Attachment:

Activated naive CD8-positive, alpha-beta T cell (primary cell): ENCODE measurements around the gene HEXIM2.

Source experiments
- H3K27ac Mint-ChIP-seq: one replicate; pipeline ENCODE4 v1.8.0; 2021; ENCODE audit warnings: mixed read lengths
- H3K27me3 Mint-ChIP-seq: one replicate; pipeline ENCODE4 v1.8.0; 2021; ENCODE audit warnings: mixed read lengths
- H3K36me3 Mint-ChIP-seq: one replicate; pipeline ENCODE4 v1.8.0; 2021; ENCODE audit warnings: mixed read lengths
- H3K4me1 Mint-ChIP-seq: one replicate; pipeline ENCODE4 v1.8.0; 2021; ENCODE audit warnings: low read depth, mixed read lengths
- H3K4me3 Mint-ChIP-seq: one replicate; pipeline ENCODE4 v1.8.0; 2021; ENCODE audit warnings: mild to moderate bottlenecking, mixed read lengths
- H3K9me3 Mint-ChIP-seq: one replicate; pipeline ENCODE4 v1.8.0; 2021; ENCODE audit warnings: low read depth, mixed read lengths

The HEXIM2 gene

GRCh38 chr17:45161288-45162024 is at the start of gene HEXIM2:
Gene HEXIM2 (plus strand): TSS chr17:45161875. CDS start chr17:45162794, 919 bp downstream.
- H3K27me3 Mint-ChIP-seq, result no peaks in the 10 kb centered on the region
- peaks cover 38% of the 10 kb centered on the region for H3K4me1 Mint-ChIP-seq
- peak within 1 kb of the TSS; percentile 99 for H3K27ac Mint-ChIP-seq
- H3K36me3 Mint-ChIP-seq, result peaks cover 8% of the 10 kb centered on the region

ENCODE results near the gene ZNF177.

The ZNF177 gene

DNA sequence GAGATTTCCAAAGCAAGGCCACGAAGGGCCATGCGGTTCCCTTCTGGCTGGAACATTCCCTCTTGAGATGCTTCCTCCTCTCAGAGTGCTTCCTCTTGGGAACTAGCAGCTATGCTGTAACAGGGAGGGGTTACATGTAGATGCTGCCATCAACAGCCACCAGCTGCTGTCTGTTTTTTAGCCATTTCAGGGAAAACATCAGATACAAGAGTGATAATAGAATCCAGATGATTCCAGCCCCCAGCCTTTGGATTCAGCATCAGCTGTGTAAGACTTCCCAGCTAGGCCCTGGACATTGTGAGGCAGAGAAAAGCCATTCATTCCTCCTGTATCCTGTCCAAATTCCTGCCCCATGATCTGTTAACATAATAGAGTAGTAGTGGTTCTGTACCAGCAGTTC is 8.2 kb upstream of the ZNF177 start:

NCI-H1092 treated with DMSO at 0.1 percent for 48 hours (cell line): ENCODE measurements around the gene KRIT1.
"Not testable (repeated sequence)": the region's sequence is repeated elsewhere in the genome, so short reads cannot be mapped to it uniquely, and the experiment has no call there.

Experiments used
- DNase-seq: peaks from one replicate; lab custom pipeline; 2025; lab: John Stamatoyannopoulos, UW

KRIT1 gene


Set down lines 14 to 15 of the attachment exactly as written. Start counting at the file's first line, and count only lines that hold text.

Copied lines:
- peak within 1 kb of the TSS; percentile 99 for H3K27ac Mint-ChIP-seq
- H3K36me3 Mint-ChIP-seq, result peaks cover 8% of the 10 kb centered on the region